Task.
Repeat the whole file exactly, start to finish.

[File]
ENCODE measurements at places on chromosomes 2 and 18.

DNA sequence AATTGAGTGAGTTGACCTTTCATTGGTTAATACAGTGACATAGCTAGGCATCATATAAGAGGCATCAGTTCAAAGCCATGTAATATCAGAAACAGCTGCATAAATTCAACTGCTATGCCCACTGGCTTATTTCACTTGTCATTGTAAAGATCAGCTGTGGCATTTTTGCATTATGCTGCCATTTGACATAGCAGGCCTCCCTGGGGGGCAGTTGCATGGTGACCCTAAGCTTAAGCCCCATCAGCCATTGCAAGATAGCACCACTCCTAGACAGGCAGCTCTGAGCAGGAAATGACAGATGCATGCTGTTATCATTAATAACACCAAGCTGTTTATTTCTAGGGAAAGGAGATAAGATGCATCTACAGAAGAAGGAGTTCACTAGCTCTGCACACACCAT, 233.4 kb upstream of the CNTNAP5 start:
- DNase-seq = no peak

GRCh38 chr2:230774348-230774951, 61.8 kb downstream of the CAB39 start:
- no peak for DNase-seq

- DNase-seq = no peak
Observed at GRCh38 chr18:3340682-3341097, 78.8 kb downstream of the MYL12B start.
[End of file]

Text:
ENCODE measurements at places on chromosomes 2 and 18.

DNA sequence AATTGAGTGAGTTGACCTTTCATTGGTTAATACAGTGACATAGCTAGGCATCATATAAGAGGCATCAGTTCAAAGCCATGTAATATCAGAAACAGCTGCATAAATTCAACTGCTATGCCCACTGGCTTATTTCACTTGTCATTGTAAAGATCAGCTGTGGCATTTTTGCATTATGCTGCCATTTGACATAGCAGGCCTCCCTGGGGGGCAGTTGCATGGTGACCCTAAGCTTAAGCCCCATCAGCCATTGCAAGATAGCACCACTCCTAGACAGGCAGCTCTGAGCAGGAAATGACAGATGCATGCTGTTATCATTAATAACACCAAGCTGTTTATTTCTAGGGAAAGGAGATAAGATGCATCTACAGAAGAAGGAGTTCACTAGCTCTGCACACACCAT, 233.4 kb upstream of the CNTNAP5 start:
- DNase-seq = no peak

GRCh38 chr2:230774348-230774951, 61.8 kb downstream of the CAB39 start:
- no peak for DNase-seq

- DNase-seq = no peak
Observed at GRCh38 chr18:3340682-3341097, 78.8 kb downstream of the MYL12B start.